Java Generics and Collections: Speed Up the Java Development Process

Java Generics and Collections: Speed Up the Java Development Process

by Maurice Naftalin, Philip Wadler

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Product Details

ISBN-13: 9780596527754
Publisher: O'Reilly Media, Incorporated
Publication date: 10/01/2006
Pages: 286
Product dimensions: 7.00(w) x 9.19(h) x 0.70(d)

About the Author

Maurice Naftalin is Director of Software Development at Morningside Light Ltd., a software consultancy in the United Kingdom. Maurice consults mainly in object-oriented technologies and teaches Java classes part-time at Learning Tree. He has three decades' experience as a programmer, team leader, and commercial trainer.

Philip Wadler is a professor of theoretical computer science at the University of Edinburgh, Scotland, where his research focuses on functional and logic programming. He co-authored the Generic Java standard that became the basis for generics in Sun's Java 5.0 and also contributed to the XQuery language standard base. Professor Wadler received his Ph.D., in computer science from Carnegie-Mellon University and co-wrote "Introduction to Functional Programming" (Prentice-Hall).

Table of Contents

  • Preface
  • Part I: Generics
    • Chapter 1: Introduction
    • Chapter 2: Subtyping and Wildcards
    • Chapter 3: Comparison and Bounds
    • Chapter 4: Declarations
    • Chapter 5: Evolution, Not Revolution
    • Chapter 6: Reification
    • Chapter 7: Reflection
    • Chapter 8: Effective Generics
    • Chapter 9: Design Patterns


  • Part II: Collections
    • Chapter 10: The Main Interfaces of the Java Collections Framework
    • Chapter 11: Preliminaries
    • Chapter 12: The Collection Interface
    • Chapter 13: Sets
    • Chapter 14: Queues
    • Chapter 15: Lists
    • Chapter 16: Maps
    • Chapter 17: The Collections Class


  • Colophon

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Java Generics and Collections: Speed Up the Java Development Process 4.2 out of 5 based on 0 ratings. 5 reviews.
gbsallery on LibraryThing 10 months ago
A useful overview of the collections classes, with a fairly good introduction to Generics. Not as much depth as would have been useful, and the worked examples for Generics were somewhat too simplistic - the interesting complexity occurs with real-world data structures and covariant generics, which were not really covered. A strange combination of subjects, too - the first half of the book is readable as an introduction to Generics, the second is more useful as a reference on the Collections classes.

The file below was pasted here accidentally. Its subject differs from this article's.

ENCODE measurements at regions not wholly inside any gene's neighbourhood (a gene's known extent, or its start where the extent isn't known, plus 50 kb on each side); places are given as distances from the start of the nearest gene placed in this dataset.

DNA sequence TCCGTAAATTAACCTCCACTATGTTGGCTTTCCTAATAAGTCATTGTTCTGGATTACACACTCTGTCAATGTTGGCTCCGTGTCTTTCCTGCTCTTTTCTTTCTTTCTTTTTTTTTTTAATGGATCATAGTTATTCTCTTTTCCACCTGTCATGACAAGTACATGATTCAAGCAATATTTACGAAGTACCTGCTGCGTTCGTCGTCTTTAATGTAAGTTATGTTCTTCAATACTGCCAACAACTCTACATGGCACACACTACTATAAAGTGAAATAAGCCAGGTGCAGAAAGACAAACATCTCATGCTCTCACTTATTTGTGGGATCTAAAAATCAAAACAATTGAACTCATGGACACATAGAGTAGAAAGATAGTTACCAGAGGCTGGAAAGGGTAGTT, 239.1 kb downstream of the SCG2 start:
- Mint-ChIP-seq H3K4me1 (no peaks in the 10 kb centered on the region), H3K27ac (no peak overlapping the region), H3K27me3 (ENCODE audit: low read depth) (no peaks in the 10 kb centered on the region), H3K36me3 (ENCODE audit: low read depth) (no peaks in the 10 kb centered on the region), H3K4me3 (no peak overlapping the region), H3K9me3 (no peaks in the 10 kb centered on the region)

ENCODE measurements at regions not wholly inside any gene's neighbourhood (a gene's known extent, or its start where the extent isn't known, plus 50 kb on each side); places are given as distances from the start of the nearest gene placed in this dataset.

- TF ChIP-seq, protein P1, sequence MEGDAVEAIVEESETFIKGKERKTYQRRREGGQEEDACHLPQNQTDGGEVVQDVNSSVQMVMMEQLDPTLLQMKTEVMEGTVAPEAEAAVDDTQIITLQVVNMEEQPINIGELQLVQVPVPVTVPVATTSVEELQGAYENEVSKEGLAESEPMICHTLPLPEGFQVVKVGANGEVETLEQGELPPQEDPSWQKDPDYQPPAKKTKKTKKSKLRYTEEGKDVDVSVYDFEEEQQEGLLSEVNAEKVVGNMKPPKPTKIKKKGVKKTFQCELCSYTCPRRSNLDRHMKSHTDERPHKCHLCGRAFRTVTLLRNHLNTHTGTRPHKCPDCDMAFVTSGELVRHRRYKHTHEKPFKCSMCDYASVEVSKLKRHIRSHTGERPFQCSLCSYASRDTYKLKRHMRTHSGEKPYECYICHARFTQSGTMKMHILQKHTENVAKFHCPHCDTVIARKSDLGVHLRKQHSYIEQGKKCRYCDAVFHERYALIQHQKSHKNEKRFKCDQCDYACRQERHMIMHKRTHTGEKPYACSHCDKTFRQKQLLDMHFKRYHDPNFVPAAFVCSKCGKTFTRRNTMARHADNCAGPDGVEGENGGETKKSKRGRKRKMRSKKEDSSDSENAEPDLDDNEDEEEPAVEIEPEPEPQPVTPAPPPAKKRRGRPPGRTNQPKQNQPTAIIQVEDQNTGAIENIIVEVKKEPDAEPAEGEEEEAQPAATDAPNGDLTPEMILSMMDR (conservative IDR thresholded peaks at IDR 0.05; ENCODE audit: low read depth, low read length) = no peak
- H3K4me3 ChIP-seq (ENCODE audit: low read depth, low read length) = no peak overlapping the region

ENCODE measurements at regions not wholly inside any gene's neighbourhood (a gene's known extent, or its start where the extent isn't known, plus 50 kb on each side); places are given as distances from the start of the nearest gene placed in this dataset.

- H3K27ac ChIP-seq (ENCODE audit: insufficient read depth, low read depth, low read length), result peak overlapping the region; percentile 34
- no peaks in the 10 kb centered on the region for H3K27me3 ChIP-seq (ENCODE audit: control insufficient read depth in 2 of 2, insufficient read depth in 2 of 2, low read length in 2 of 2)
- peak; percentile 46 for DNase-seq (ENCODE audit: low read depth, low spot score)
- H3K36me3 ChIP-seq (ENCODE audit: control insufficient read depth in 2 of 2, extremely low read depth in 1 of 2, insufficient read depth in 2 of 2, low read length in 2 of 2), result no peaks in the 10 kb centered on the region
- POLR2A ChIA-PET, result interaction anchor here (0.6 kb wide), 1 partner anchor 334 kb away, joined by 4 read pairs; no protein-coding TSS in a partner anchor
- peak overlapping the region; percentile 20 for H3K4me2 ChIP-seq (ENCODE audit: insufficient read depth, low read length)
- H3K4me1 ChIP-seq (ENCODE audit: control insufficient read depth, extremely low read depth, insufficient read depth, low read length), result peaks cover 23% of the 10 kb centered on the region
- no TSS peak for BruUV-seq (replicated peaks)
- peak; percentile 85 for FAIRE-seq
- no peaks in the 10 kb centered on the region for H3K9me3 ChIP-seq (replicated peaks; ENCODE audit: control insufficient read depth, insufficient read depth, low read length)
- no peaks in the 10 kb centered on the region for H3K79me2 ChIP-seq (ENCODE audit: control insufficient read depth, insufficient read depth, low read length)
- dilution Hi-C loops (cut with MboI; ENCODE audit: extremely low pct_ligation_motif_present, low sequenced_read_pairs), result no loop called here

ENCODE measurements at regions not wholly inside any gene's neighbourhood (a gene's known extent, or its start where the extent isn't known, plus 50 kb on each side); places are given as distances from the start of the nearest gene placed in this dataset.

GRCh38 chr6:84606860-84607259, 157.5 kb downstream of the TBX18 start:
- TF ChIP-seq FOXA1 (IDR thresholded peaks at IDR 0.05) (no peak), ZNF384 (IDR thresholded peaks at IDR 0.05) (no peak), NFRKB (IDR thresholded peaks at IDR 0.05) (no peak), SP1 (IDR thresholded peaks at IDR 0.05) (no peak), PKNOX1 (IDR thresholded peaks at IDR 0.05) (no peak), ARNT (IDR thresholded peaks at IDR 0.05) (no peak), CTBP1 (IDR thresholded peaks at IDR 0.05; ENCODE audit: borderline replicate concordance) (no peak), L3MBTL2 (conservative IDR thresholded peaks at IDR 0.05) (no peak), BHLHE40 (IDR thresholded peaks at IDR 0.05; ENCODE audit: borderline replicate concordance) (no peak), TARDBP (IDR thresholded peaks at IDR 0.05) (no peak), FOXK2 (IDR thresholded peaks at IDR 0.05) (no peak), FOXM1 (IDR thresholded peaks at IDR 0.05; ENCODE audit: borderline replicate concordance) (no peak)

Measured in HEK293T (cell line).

erk on LibraryThing 10 months ago
Strangely boring, given that I've enjoyed Wadler's writings on Haskell. Some very good sections (the first 100 pages); some incredibly boring ones (most of the Collections discussion).
Anonymous More than 1 year ago
Anonymous More than 1 year ago
Guest More than 1 year ago
Do you wish to process lists? If you do, then this book is for you. Authors Maurice Naftalin and Philip Wadler, have done an outstanding job of writing a book that shows you how to master the most important changes to Java since it was first released. Naftalin and Wadler, begin with an overview of generics and other new features in Java 5. Then, the authors review how subtyping works and explain how wildcards let you use subtyping in connection with generics. Next, they describe how generics works with the Comparable interface, which requires a notion of bounds on type variables. They also look at how generics work with various declarations. The authors continue by explaining how to evolve legacy code to exploit generics. Then, they explain how the same design that leads to ease of evolution also necessarily leads to a few rough edges in the treatment of casts, exceptions and arrays. Next, they explain new features that relate generics and reflection. The authors also give advice on how to use generics effectively in practical coding. They continue by looking at how generics affect well known design patterns. Then, the authors give an overview of the Framework and then look in detail at each of the main interfaces and the standard implementation of them. Finally, the authors look at the special-purpose implementation and generic algorithms provided in the Collections class. This most excellent book covers everything from the most basic uses of generics to the strangest collections cases. Perhaps more importantly, this book shows you everything you need to know about the collections libraries!